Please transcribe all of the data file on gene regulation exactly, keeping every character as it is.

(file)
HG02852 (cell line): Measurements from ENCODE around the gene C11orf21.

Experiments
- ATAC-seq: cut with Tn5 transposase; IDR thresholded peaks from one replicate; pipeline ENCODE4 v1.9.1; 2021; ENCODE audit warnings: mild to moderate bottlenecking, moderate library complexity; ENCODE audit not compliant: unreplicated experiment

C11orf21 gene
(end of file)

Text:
HG02852 (cell line): Measurements from ENCODE around the gene C11orf21.

Experiments
- ATAC-seq: cut with Tn5 transposase; IDR thresholded peaks from one replicate; pipeline ENCODE4 v1.9.1; 2021; ENCODE audit warnings: mild to moderate bottlenecking, moderate library complexity; ENCODE audit not compliant: unreplicated experiment

C11orf21 gene